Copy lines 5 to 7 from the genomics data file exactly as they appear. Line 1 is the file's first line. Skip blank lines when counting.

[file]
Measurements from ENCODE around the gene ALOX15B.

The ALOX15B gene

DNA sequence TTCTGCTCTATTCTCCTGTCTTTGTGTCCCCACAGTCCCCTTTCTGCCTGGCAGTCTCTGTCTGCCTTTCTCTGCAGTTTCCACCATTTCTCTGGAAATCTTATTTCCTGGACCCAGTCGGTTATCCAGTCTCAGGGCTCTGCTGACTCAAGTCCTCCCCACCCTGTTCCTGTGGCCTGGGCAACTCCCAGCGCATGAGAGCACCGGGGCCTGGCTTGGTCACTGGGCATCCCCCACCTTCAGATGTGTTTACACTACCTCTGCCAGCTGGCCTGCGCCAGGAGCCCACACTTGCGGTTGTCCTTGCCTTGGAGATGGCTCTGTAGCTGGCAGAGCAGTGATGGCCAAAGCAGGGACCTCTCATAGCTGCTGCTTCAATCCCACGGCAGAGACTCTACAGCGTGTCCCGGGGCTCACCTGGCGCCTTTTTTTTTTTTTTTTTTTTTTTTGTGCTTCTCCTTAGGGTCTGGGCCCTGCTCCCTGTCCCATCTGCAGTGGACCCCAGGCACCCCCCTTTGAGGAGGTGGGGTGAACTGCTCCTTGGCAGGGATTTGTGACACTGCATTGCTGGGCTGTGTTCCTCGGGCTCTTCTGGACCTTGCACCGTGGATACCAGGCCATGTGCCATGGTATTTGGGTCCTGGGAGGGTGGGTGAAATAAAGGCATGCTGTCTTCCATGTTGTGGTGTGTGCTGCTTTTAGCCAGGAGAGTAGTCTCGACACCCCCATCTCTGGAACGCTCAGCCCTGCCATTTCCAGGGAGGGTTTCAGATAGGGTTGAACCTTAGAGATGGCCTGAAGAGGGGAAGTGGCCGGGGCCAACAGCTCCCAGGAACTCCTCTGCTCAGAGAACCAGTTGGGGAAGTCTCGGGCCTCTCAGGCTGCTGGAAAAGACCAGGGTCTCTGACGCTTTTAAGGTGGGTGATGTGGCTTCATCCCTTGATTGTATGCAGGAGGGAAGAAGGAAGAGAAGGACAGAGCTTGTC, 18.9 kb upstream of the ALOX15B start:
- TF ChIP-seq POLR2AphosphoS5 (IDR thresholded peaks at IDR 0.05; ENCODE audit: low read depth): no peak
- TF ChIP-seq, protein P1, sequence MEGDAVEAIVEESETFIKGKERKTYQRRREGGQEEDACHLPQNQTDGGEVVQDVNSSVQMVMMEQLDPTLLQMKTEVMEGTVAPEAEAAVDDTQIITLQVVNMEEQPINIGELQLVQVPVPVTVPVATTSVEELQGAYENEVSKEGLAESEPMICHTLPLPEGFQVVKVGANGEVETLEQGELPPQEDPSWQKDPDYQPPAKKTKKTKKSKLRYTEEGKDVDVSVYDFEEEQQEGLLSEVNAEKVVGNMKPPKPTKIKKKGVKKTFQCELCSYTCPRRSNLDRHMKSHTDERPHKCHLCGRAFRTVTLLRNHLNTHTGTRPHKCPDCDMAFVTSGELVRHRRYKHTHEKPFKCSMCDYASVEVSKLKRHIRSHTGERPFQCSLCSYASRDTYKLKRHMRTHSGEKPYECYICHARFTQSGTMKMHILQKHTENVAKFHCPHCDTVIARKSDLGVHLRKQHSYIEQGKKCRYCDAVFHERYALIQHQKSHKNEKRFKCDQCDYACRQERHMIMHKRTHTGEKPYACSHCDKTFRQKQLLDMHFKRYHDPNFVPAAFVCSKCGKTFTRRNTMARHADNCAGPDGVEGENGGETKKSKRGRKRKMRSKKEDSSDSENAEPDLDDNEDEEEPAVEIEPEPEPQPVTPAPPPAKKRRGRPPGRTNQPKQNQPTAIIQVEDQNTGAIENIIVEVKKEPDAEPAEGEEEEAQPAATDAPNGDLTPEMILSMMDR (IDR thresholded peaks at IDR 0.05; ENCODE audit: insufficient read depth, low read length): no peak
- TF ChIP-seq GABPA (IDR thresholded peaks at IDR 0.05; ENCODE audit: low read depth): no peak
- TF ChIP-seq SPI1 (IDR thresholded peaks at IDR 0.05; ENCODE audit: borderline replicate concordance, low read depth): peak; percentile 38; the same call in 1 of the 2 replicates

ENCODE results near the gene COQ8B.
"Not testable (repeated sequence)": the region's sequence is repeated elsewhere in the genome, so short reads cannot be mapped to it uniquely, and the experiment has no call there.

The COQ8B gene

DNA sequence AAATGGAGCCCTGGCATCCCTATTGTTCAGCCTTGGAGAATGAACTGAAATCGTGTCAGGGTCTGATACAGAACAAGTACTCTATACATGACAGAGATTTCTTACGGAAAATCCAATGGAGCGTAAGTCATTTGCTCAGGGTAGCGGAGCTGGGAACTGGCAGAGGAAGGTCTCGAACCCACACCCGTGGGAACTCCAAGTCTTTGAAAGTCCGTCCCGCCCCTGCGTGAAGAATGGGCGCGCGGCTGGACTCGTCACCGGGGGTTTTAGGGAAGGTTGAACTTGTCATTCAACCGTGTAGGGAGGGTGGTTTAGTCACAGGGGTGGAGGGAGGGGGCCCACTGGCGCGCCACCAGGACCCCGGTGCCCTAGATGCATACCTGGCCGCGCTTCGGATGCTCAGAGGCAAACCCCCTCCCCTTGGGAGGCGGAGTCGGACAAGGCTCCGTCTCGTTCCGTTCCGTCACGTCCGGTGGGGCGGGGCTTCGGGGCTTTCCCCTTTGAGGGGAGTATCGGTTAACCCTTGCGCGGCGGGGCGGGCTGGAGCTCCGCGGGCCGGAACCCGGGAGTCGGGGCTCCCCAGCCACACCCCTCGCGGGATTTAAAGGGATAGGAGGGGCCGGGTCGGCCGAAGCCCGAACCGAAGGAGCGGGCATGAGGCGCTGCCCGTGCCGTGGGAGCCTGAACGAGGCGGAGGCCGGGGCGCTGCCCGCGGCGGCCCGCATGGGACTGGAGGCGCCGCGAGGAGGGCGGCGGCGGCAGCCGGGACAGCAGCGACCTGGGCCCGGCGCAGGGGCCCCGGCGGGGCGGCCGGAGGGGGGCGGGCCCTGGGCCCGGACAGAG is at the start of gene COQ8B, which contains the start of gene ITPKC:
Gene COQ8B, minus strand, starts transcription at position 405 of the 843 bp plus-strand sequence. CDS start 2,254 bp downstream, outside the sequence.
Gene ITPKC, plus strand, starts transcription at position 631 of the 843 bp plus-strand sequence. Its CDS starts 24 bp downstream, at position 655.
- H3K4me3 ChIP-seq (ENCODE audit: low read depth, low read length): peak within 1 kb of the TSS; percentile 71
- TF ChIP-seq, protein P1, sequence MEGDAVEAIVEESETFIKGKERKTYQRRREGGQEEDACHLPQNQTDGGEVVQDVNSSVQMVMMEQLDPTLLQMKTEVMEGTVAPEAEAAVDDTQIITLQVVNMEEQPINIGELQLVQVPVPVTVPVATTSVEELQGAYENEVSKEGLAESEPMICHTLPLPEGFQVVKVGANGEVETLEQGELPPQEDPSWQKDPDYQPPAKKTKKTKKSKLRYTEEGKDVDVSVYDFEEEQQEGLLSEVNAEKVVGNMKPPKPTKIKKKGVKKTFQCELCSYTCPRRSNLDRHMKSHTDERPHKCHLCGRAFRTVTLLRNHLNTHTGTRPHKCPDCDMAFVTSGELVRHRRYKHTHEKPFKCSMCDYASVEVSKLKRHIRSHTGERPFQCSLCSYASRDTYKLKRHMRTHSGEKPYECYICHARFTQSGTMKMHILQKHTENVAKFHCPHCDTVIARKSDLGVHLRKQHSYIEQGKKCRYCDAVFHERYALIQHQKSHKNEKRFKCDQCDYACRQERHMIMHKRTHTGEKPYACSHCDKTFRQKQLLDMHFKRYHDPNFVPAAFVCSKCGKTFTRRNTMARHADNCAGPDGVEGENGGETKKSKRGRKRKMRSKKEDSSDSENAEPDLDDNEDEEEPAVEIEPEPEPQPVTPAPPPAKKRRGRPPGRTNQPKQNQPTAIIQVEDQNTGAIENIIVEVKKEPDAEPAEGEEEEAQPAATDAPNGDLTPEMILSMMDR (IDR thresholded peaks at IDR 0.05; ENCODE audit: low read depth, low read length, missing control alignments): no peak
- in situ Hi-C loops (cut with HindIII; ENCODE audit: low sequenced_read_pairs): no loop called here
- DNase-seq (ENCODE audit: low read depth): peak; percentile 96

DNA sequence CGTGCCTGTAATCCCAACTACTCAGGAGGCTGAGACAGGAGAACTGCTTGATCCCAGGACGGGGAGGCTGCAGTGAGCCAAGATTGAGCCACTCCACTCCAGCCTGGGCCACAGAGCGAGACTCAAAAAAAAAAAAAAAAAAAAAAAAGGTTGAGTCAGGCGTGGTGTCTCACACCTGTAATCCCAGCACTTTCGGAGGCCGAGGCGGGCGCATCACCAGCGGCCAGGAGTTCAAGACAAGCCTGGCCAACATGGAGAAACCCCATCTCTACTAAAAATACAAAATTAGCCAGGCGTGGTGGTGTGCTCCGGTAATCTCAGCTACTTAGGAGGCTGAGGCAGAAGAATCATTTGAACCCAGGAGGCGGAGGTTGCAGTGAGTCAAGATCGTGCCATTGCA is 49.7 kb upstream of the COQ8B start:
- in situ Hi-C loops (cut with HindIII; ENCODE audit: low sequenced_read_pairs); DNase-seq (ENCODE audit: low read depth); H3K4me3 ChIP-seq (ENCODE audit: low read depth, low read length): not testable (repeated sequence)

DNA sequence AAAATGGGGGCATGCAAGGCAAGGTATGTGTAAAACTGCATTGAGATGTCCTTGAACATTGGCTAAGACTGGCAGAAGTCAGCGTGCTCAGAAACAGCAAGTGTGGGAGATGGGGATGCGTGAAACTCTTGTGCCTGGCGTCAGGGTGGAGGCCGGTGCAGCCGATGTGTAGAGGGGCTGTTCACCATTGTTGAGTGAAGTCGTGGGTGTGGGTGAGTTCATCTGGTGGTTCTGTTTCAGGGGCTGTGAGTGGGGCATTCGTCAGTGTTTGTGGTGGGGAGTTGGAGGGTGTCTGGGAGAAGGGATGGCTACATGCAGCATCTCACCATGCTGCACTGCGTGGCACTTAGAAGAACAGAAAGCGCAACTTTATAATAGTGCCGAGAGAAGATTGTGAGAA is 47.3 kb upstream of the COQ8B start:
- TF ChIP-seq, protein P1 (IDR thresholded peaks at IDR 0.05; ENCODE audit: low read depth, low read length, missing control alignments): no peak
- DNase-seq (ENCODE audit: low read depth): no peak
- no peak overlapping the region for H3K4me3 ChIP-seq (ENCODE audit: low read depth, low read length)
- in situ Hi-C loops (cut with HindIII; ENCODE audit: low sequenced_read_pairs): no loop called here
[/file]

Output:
- TF ChIP-seq, protein P1, sequence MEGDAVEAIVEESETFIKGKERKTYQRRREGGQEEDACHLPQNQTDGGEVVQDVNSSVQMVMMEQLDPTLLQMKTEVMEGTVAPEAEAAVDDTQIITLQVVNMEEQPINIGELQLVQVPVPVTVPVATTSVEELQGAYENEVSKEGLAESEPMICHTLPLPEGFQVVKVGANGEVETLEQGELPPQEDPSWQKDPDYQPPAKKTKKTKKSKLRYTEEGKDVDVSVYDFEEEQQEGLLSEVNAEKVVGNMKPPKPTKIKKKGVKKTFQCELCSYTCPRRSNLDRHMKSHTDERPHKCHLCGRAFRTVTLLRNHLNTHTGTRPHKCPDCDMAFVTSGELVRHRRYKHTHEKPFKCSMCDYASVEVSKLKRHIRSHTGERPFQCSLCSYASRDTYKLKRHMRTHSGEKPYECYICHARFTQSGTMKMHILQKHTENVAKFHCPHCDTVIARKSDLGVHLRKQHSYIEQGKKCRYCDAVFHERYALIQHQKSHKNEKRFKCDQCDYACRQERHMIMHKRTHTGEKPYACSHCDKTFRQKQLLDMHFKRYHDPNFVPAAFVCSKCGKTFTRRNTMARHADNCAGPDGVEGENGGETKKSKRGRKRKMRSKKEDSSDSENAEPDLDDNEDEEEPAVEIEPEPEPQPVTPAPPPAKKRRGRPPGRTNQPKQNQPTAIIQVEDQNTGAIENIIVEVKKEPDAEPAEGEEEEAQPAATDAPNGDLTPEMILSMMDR (IDR thresholded peaks at IDR 0.05; ENCODE audit: insufficient read depth, low read length): no peak
- TF ChIP-seq GABPA (IDR thresholded peaks at IDR 0.05; ENCODE audit: low read depth): no peak
- TF ChIP-seq SPI1 (IDR thresholded peaks at IDR 0.05; ENCODE audit: borderline replicate concordance, low read depth): peak; percentile 38; the same call in 1 of the 2 replicates